It doesn't need to matter for purposes of the Jensen's alpha. Jensen's is really an ex post measure but more importantly Jensen's alpha is just the portfolio's excess return that is not explained by exposure to CAPM's sole systematic risk factor. It can utilize CAPM without inheriting its theoretical assumptions. Actually, in this line of thinking, the expected non-zero alpha could include "smart beta:" the manager earns alpha by exposure to some non-market factor(s). Jensen's alpha would give this credit. In this line of thinking, we could have two assumptions: E[R(p)] per CAPM = 6.75%, and at the same time E[R(p)] per other factors = 9.0%.

Sorry if that's too long, there is nuance underneath the surface here. It's a smart question. Hopefully, I didn't too much obscure the simple fact that, if asked for the Jensen's alpha, under any scenario we are subtracting β*(E[R(m)] - Rf) or β*[R(m) - Rf)] from a portfolio's return (of some sort!) because the "Jensen" implies we are evaluating the portfolio return by the single-factor CAPM. In my view, the nuance is "what portfolio return are we subtracting from?" The answers include:
• The average (actual, realized or ex post) portfolio return. To your point, this is what is meant by the confusingly labeled E[R(p)] above
• An expected portfolio return that is non-zero owing to a persistent expectation of skill or non-systematic factor contribution

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#### Bucephalus

##### Member
Subscriber
Thank @David Harper CFA FRM for the detailed response. Is it fair to conclude that Jensen's alpha is always an ex post value and not an ex ante value? Will the ex ante value always be zero as we invariably calculate it using the CAPM model? In other words as CAPM fails to recognize the unsystematic risk, it fails to measure the E(α)? And, hence it is impossible to measure the future excess returns a manager will be able to deliver however good or bad his/her past performances have been?

#### David Harper CFA FRM

##### David Harper CFA FRM
Staff member
Subscriber
Hi @Bucephalus Please note the theory here is deep, which is my way of saying that somebody else, or a finance professor, might disagree with me
• Re: Is it fair to conclude that Jensen's alpha is always an ex post value and not an ex ante value?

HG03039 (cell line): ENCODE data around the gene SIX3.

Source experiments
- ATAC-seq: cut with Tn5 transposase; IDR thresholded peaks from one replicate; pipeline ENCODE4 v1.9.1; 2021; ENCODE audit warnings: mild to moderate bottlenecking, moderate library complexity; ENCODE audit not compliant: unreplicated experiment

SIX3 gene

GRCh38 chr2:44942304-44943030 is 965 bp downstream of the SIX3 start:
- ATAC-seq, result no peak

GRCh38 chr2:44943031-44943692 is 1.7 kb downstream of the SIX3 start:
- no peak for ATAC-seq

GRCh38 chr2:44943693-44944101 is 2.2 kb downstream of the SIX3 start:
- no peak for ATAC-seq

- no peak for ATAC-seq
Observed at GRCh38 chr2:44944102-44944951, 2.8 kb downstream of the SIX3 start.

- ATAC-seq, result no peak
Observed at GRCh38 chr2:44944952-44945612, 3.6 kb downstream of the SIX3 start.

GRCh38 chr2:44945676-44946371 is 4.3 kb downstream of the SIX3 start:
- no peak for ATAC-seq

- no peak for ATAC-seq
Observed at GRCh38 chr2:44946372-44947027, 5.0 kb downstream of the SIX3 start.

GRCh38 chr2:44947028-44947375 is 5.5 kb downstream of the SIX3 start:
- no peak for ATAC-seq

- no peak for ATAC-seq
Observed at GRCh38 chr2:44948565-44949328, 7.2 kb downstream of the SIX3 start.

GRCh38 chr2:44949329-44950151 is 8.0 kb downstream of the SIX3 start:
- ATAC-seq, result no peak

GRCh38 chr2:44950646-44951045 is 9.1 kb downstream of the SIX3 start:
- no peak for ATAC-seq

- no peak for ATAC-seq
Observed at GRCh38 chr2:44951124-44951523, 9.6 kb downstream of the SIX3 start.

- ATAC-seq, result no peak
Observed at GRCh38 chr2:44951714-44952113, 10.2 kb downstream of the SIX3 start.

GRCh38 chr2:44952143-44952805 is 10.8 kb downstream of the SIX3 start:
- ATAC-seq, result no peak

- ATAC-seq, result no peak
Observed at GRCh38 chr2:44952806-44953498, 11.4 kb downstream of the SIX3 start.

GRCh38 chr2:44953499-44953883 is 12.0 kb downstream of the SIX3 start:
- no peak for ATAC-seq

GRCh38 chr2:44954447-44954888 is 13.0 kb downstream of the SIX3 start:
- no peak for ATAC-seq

I would prefer to say that Jensen's alpha is an ex post measure in general, because it is a regression intercept (citing, eg, Carl Bacon https://www.amazon.com/dp/1118369742/?tag=bt077d-20). Exceptions imply a deviation from (violations of) the CAPM and its decidedly unrealistic assumptions
• Will the ex ante value always be zero as we invariably calculate it using the CAPM model? In other words as CAPM fails to recognize the unsystematic risk, it fails to measure the E(α)? And, hence it is impossible to measure the future excess returns a manager will be able to deliver however good or bad his/her past performances have been?
Yes, I think so. If we hold the CAPM assumptions, CAPM tells us that the expected (ex ante) excess return is a function only of beta exposure to the market risk factor (aka, single factor) such that CAPM says E[α] = 0. If we expect a security/portfolio to fall on the SML, that is equivalent to expecting (ex ante) zero alpha.
• In other words as CAPM fails to recognize the unsystematic risk, it fails to measure the E(α)? And, hence it is impossible to measure the future excess returns a manager will be able to deliver however good or bad his/her past performances have been?
While I empathize with this seemingly logical step, I think I disagree here. The CAPM universe is restrictive and unrealistic, saying that only one factor (aside from luck) explains excess returns. Jensen's alpha, as I perceive it, does not inherit all of the CAPM assumptions. Rather, it is just using the CAPM to evaluate residual return (residual return = regression alpha). As mentioned, my exhibit above probably should say "average (realized over the period) portfolio return = 9.0%" rather than E[R(p)]. The finding that Jensen's alpha of 2.250% is saying something like "because CAPM assumes non-systematic risk factors are diversified to zero and eliminated--leaving only the systematic risk factor--CAPM says the portfolio should only earns excess return due to exposure to the market premium ("as if" CAPM were true), and, in this case the portfolio should have earned 6.75% (I just realized that I actually do have an E[return] per CAPM = 6.75% line in my XLS ) however it earned 9.0%, which is therefore generally unexplained by CAPM's single-factor view and we will call this vertical distance from the SML alpha (aka, residual), which is here + 2.25%." In this way, CAPM is just exploited to help us measure (evaluate). I don't think it has any further claim on the interpretation of the +2.25%. It can be some combination of: luck (random sampling), skill, nonsystematic risk (that did not actually get diversified away), or very likely: non-market factor exposure (hidden beta), like a momentum or value factor. I hope that's helpful!

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#### jealaign

##### New Member
Hi everyone,

I read that Jensen's alpha measures the abnormal return of an asset over the theoretical return given by the CAPM.

So, does this alpha explains some of the idiosyncratic risk, or does it only explains systemic risk (which means that some systemic risk is not explained by the beta ?)

And also, it seems to be an ex-post measure so why is it defined with regard to E(Rp) - Rf and not Rp - Rf in the study notes of the reading of Amenc ?

Thank you,
Jean

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#### Flashback

##### Active Member
Jensen's alpha is a measure of manager's additional realized return over expected return on market portfolio measured by CAPM.
Therefore, it explains return over market systematic risk, not a specific risk. Such risks are supposed to be eliminated by portfolio diversification.
Correct. It is an ex-post measure based on a (positive) difference on ex-ante expected return basis. This explains E(Rp) variable in formula.